When a muskrat tells the Moomin family that a comet is passing Earth, Moomin and his two best friends set out to visit astronomers in the Lonely Mountains, only to find out the comet is headed straight for Moomin Valley! This is one of the most imaginative children’s novels I’ve read, and the world building is delightful. Tove Jansson rules!
If you’ve ever had the need to see an illustration of a fluffy white dog wearing a black turtleneck and black circular sunglasses, drinking too much at a bar called Bitches Brew where K.K. Slider from Animal Crossing plays live gigs, then this is the comic for you. It is the cutest thing I have ever seen. Seriously.
What Pete Ate follows Pete, a very good dog, but sometimes not so good, as he alphabetically eats his way through a bunch of items he definitely should not be eating. A truly lovely way to learn your alphabet. Maira Kalman is my absolute favorite illustrator, and her line and gouache drawings are whimsical and extremely charming.
Chirri and Chirra are riding their bikes when they come to a cave that transports them under the sea! There’s an underwater restaurant where fish drink elaborate drinks while lounging on shell chairs and an underwater theater where sharks play guitars. Honestly, I want to live in this world. Check out the rest of the series for equally sweet adventures.
Something about fall makes me feel like reading fiction set in New York City. Maybe so I can live vicariously through the cold weather. This collection focuses mainly on the Jewish community of New York City in the 1960's and is worth it for the first story alone. The women are amazing and the dialogue incredilbly funny. Johanna Kaplan is my new favorite.
Silvie’s dad is obsessed with ancient England, so for his holiday he signs Silvie, her mom and himself up for an anthropology course where they will reenact the lives of the ancient Britons in the Iron Age. As time passes, we learn just how abusive and controlling her father can be and just how fascinated he is with living authentically as an ancient Briton, including their tendency to commit human sacrifices. When he suggests they stage a fake human sacrifice of their own with his daughter as an offering, reality begins to blur. Surely, they won’t go through with, right?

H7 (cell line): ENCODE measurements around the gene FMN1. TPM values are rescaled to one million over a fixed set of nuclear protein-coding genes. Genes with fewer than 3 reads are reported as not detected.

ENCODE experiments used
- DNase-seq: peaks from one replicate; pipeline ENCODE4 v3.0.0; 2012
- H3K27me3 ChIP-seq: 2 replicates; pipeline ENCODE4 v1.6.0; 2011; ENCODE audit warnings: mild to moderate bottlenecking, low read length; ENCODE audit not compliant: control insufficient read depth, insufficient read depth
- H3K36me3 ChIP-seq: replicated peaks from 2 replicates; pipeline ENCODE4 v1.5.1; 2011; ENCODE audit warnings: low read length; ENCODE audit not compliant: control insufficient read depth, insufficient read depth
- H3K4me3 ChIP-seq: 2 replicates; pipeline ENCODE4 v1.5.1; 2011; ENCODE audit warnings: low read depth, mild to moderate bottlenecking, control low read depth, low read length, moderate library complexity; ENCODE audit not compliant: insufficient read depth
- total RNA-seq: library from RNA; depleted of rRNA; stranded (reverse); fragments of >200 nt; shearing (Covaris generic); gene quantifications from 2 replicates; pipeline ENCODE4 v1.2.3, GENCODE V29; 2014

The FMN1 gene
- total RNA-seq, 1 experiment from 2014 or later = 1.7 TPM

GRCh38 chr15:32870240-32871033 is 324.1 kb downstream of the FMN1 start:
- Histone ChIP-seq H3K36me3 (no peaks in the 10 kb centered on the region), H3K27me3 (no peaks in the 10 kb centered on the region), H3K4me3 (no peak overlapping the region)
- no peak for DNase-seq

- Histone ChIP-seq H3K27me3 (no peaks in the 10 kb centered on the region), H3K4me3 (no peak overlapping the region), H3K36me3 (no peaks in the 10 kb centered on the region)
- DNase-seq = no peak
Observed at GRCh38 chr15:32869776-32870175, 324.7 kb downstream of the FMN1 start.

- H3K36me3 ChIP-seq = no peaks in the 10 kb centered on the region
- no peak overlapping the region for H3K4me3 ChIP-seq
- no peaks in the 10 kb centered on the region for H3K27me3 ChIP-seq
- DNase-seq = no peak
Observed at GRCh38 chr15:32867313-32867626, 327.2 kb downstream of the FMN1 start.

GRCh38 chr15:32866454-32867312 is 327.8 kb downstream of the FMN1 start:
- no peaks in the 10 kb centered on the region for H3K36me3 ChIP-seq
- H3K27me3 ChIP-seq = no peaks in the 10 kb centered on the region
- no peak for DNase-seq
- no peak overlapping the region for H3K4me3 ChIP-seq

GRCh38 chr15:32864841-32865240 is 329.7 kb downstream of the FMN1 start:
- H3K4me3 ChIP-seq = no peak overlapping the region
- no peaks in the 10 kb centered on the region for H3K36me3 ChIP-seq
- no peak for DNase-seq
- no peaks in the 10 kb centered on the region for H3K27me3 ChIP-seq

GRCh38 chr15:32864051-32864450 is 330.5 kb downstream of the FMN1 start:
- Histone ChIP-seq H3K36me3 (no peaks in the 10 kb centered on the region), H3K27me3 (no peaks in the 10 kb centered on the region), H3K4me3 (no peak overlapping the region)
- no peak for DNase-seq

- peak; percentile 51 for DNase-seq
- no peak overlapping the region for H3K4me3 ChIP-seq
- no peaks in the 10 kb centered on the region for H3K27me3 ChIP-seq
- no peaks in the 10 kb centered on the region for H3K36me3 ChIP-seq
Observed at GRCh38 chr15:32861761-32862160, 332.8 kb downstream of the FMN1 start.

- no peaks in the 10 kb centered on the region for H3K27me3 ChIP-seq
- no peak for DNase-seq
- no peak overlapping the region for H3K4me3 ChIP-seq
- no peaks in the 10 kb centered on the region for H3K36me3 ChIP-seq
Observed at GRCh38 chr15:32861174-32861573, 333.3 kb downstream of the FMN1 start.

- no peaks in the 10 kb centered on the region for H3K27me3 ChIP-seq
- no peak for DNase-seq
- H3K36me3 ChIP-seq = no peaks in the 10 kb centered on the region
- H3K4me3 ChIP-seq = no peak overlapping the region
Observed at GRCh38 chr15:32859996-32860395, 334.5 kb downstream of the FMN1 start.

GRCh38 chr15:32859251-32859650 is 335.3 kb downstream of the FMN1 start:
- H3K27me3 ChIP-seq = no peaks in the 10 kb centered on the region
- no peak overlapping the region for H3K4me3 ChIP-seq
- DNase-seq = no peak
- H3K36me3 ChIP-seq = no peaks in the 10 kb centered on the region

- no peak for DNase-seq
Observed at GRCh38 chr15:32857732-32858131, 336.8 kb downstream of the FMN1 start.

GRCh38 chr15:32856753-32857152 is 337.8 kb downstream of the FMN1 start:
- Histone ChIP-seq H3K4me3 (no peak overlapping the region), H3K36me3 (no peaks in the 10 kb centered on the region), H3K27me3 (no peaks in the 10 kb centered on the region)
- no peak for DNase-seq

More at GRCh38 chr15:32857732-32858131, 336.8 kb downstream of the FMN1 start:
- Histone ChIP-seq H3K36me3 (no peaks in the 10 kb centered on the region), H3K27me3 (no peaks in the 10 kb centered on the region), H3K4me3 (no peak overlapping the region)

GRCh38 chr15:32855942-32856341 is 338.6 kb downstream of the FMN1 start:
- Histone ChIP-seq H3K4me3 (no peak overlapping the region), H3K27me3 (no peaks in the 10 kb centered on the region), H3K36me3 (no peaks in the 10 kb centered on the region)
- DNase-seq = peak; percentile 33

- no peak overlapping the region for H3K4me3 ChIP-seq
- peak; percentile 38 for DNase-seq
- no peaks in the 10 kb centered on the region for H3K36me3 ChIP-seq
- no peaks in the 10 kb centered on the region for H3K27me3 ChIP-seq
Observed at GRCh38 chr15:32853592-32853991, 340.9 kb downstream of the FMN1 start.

Honda-san is a skeleton and bookseller who works in the manga section with her coworkers who wear various masks such as a jack o' lantern and a plague mask. The author wrote this book while working in a bookstore and hilariously illustrates daily life as a bookseller, from over-the-top customer service training to hectic new release days. If you are new to manga you will learn a lot (there is a glossary of terms in the back of the book) and if you are not you will see some old favorite titles as Honda-san handles a large array of customer requests. It is a fun tribute to books, bookstores and booklovers.
Cécile is 17 and living a languorous existence with her womanizing father, Raymond on the French Riviera for the summer. They spend their time sleeping on the beach, attending parties, and gambling at the nearby casinos. But when Raymond decides to marry a woman who doesn't share their enthusiasm for their hedonistic lifestyle, Cécile fears that the life she has grown accustomed to is over and will do anything she can do to prevent changes, with tragic consequences. At one point after a night of drinking and dancing Cécile exclaims, "What a debauch!" and I think that perfectly sums up the entire novel. It's a really good time with characters who you will love/hate and a setting that makes this book perfect for summer reading.
Tove Jansson, the creator of the Moomintroll characters, writes 22 tiny vignettes about six-year-old Sophie and her salt of the earth, cigarette-sneaking grandma as they spend a summer on a remote Finnish island following a death in the family. As they explore the island and swim in the ocean, they discuss and argue about topics such as death, earth worms and God. This book is a nice reminder to live slower and enjoy small everyday surprises like wild roses and taking naps in the forest. The stories are so lovely and delightfully illustrated with Jansson's characteristic black line drawings. Recommended for fans of magical forests, island living and very cool grandmas.